Researchers in the US recently discovered a way to ‘re-programme’ inner ear cells to produce cells similar to the sound-sensing hair cells in adult mice. This is an important step forward in research to develop treatments for hearing loss, as cells in the adult inner ear do not naturally replace themselves when they are damaged.
The goal of many hearing researchers is to find ways to restore hearing once it’s been lost. Hearing loss can be caused by a number of factors – exposure to harmful levels of loud noise, having to take medicines that damage the cells of the inner ear as a side effect, and ageing, to name a few. The underlying cause is often damage to hair cells, the cells in the inner ear that detect sound. Once these cells are lost, at least in people, they don’t re-grow and so the ear is no longer able to respond to sound – hearing loss is the result.
Researchers are therefore focussed on finding ways to re-grow these cells, to restore hearing. But while loss of these hair cells in mammals like us is permanent, other animals, like birds and fish, can replace them when they’re damaged. In these animals, other cells in the inner ear, called supporting cells, replicate themselves, and some of those new cells turn into hair cells, replacing the lost ones. The hearing loss isn’t permanent. Even some mammals, like mice, can do this to some extent when they’re very young, although the ability is rapidly lost with age. But adult, mature hair cells do not re-grow in mammals – once they’re gone, they’re gone.
Hair cell regeneration – a treatment for hearing loss?
So researchers working in hair cell regeneration are trying to find ways to switch this ability back on in the human inner ear. We already know that a gene called ATOH1 is crucial for the formation of hair cells. There are a number of treatments in development that aim to switch this gene back on in people with hearing loss, to re-grow their hair cells and hopefully restore their hearing.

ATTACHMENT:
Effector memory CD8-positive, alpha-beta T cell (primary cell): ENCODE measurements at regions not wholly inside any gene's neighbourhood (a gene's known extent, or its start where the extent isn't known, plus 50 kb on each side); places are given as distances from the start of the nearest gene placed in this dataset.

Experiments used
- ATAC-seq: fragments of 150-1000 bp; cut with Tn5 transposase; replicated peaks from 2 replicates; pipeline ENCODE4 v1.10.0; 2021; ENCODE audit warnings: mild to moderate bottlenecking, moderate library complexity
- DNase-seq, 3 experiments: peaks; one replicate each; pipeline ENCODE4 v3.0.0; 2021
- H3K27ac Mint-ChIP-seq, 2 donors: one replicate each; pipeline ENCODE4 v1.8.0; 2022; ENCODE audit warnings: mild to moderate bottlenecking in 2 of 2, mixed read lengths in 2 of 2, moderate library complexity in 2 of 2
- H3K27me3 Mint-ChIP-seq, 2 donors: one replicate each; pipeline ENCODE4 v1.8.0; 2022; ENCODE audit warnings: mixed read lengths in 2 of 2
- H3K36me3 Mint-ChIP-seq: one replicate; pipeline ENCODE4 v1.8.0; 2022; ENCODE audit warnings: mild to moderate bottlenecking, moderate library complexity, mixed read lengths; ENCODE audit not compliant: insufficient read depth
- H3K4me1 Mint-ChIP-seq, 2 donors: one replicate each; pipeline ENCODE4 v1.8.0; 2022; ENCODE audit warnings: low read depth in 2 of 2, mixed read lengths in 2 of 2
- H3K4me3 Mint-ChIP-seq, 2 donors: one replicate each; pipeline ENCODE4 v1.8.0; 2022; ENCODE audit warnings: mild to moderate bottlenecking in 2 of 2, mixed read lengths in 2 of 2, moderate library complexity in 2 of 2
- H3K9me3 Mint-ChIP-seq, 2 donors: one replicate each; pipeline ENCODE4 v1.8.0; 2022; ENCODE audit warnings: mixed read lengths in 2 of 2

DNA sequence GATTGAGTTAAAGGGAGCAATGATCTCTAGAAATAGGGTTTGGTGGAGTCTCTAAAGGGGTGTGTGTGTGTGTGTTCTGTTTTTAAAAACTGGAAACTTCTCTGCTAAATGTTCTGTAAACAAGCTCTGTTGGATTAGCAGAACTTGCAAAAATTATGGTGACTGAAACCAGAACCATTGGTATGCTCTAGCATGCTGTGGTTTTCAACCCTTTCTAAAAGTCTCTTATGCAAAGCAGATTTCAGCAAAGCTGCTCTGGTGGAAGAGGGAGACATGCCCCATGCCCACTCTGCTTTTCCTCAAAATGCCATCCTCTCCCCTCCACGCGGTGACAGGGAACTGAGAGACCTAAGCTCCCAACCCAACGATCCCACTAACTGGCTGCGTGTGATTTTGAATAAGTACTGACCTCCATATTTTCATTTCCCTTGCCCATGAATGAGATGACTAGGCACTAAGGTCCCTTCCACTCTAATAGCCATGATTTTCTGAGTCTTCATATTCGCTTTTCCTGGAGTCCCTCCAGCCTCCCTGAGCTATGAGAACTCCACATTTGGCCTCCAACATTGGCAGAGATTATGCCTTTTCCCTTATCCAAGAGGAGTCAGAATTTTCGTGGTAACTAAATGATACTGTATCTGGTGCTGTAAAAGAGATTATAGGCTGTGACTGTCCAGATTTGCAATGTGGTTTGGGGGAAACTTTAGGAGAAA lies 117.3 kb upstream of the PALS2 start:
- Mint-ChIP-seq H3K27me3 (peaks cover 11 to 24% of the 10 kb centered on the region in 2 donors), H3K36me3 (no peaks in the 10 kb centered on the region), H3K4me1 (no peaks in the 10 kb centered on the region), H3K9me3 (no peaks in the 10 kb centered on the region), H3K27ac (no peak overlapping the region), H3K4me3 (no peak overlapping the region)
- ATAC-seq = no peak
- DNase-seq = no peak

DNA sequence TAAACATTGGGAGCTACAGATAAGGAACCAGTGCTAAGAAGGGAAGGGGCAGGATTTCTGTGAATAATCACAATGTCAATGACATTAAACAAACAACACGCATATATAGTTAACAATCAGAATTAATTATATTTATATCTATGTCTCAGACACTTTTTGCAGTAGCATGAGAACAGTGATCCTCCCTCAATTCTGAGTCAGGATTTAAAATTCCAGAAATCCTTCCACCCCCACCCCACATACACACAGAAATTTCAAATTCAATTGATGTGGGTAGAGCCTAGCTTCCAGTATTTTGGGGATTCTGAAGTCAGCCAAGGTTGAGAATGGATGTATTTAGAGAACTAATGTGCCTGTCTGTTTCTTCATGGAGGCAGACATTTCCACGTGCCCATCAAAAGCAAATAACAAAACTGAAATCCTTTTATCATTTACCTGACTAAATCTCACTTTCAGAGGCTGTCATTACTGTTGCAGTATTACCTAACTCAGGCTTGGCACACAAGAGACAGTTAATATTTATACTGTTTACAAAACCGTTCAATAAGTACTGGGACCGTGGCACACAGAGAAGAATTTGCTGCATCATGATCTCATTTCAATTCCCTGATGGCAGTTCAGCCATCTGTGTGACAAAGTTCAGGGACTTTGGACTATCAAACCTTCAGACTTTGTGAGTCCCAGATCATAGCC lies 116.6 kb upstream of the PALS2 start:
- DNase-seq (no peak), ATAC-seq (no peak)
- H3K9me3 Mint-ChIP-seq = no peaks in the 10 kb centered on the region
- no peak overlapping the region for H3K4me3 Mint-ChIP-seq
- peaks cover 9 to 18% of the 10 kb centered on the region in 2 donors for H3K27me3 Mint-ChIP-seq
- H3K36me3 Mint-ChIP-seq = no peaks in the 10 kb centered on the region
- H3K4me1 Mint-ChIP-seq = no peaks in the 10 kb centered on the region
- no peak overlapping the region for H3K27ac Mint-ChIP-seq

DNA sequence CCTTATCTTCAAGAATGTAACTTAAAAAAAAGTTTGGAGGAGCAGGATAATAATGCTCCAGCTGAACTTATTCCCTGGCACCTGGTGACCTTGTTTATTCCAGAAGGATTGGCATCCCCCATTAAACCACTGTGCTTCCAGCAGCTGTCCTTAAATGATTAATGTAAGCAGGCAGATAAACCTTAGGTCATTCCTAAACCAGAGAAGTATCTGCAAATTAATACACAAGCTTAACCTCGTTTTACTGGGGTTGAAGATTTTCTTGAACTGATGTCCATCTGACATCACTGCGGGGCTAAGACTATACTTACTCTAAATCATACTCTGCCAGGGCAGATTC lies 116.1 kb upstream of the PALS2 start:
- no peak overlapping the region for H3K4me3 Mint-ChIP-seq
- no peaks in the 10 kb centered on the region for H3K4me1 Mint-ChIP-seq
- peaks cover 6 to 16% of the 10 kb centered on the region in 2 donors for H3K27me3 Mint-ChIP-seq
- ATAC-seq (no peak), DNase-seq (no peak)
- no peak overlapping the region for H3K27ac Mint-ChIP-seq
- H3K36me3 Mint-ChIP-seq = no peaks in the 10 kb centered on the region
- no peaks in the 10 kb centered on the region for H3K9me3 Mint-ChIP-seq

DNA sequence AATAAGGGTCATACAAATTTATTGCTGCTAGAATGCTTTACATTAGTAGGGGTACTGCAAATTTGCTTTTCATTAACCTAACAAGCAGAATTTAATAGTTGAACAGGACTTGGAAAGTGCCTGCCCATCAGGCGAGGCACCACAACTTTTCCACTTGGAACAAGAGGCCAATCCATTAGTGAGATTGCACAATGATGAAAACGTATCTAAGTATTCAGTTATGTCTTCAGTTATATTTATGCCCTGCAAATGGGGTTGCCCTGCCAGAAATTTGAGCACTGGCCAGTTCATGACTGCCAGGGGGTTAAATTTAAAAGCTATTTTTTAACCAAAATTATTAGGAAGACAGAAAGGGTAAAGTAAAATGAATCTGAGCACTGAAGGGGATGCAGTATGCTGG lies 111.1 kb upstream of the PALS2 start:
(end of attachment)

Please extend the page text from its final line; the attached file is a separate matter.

But one problem is that supporting cells in the human inner ear don’t naturally replicate themselves following damage. Using ATOH1 to turn existing supporting cells into hair cells without replacing them therefore means the inner ear is still missing vital cells. What’s really needed is a way to induce supporting cells to both replicate and turn into hair cells, just as happens in birds and fish.
‘Re-programming’ supporting cells
We also know from studies in zebrafish that two genes in particular are involved in replacing their lost hair cells. Myc is involved in proliferation – that is, cells replicating themselves – and Notch1 is important in inner ear development. Specifically, it’s needed for correct formation of the region that will ultimately detect sound, including the hair cells and supporting cells.
The research team at Harvard Medical School investigated whether these two genes, along with Atoh1 (the mouse version of the human ATOH1 gene), could induce hair cell regeneration in the adult mouse inner ear. They developed systems to allow them to control the activity of these genes, switching them on and off at will. They showed that transiently activating Myc and Notch1, followed by activating Atoh1, caused supporting cells to proliferate and turn into cells resembling hair cells. These cells had stereocilia (the ‘hairs’ that give hair cells their name). The protein channels in those hairs that are responsible for detecting sounds and sending signals to the brain also appeared to work correctly.
What this means
These findings are the first to show that supporting cells can be re-programmed to proliferate and turn into hair cells in the adult mammalian inner ear. More research is now needed to explore this further. We need to determine if these newly-regenerated hair cells can actually restore lost hearing, and develop ways to transfer these findings into people. But while this is an early step in the process, it’s a crucial breakthrough towards developing treatments to regenerate lost hair cells in people, and ultimately restore hearing.
The original article was published in the journal Nature Communications earlier this month.
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